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Scientists Say Fungus Killes Roaches

May 23, 1986

RIVERSIDE, Calif. (AP) _ University scientists stumbled across what they say could be one of the most potent cockroach killers yet when more than a million of their laboratory roaches died inexplicably.

Although the University of California at Riverside entomologists say they have no plans to market the killer soon, they see it having widespread commercial potential, as long as people don’t mind using fungus to kill roaches.

Entomologists Edwin Archbold, Michael Rust and Don Reierson, who have published their findings in the February issue of Environmental Entomology, say they accidentally discovered the fungus, which is thought to cause a deadly cockroach disease.

″They had broken and curled antennae and developed a rotten odor,″ Rust said in the article.

The scientists had been conducting research into the pesticide resistance of German cockroaches, the most common indoor pest in the world.

They collected specimens at Southern California restaurants and reared them in laboratory garbage cans when the first of several epidemics struck in 1980, said Rust, who has studied the insects for 15 years.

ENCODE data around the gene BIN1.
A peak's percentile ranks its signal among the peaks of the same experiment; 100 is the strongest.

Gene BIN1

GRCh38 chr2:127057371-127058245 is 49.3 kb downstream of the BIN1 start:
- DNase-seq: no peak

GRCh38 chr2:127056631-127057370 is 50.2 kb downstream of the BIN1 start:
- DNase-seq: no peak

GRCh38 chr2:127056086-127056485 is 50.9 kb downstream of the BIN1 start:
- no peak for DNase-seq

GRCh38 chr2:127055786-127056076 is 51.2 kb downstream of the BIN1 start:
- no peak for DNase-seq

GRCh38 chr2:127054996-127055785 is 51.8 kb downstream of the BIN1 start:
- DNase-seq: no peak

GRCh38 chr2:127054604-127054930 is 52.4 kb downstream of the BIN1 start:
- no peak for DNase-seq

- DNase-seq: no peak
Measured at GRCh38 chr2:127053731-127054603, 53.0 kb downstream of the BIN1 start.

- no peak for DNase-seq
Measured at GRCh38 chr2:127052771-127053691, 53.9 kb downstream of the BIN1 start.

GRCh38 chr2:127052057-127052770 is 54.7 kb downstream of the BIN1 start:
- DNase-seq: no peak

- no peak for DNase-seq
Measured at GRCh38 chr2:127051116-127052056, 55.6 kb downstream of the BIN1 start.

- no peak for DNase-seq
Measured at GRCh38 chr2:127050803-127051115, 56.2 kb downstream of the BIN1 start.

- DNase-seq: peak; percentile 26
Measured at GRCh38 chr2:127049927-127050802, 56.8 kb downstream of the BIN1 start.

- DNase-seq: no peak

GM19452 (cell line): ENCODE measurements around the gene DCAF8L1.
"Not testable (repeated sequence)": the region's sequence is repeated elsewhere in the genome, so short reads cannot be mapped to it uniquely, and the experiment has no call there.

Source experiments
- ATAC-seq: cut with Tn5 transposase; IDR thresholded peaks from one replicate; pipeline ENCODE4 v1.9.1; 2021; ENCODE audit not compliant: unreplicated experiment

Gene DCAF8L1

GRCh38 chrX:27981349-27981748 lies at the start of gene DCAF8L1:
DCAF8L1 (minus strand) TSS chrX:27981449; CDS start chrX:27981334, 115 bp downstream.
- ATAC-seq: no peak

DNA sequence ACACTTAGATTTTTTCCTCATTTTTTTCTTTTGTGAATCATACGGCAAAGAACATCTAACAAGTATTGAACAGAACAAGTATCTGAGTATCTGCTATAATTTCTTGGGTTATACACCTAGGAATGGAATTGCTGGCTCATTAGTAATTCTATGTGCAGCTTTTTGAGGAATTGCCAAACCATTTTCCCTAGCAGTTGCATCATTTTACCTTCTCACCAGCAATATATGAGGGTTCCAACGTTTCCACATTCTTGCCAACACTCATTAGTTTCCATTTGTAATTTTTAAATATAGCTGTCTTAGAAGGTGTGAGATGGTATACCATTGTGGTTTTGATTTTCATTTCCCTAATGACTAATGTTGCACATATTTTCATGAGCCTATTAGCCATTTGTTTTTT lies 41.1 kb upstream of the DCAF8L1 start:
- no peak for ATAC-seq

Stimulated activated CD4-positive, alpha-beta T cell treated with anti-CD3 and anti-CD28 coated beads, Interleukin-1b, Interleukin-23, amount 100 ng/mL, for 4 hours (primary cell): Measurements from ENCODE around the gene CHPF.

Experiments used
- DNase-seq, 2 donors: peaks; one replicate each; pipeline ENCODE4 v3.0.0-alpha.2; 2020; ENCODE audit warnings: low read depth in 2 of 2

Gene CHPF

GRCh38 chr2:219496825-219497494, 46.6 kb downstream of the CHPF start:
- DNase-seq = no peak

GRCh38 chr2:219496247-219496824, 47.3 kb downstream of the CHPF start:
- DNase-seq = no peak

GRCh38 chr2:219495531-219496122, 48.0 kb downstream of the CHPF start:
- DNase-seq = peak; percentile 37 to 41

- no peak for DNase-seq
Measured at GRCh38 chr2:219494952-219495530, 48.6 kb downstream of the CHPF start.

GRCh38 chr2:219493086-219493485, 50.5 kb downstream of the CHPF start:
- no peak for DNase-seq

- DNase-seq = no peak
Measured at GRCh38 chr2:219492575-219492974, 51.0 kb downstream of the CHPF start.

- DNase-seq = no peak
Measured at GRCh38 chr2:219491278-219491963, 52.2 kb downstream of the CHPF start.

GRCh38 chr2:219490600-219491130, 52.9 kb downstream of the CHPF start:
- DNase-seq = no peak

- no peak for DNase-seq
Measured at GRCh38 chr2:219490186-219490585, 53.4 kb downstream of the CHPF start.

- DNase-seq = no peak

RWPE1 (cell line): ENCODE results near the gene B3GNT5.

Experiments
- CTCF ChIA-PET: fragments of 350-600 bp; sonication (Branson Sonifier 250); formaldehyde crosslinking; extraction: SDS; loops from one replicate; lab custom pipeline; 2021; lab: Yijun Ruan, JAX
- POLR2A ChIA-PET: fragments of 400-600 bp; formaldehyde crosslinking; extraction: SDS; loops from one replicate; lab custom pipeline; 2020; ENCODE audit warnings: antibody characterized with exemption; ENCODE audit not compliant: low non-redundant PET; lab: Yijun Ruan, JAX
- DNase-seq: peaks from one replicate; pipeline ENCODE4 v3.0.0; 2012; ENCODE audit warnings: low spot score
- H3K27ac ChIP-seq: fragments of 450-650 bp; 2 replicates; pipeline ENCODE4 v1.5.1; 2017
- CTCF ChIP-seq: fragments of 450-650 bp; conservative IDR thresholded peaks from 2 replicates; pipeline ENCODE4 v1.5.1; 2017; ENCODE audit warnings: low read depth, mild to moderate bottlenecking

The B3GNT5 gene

In an effort to save their cockroaches and research, Rust said, ″We cleaned, washed jars and rearing facilities, sterilized food and water. ... None of it was successful.″

In 1984, after losing $100,000 in time and research, Archbold isolated and identified the fungus that invades the insects’ circulatory system and robs them of nutrition.

Rust said the fungus seems to infect only the German cockroach colonies. Other less-common cockroach species have been unaffected in the laboratory.

Since their discovery, Rust and the others have been able to grow the fungus in laboratory equipment and believe they may have found a potentially powerful, biological means of controlling the almost universal pest.

Other roach experts, however, are cautious about the prospects.

″You need to have an awful lot of information on a microorganism before you reach the point where it can be of practical importance,″ said Gary Bennett, a professor of entomology at Purdue University in Indiana.

Rust said a commercial product for use in the home - likely a spray or a treated bait trap - may not be available for another five years or more. His team has yet to gauge the effects of the fungus on cockroaches in field conditions and its safety to humans and animals.

″You also have to deal with the public acceptance of it,″ said William Robinson, professor of entomology at Virginia Polytechnic Institute and State University. ″If you say we’ve got a fungus in this material, the public will wonder what it will do to their health.″

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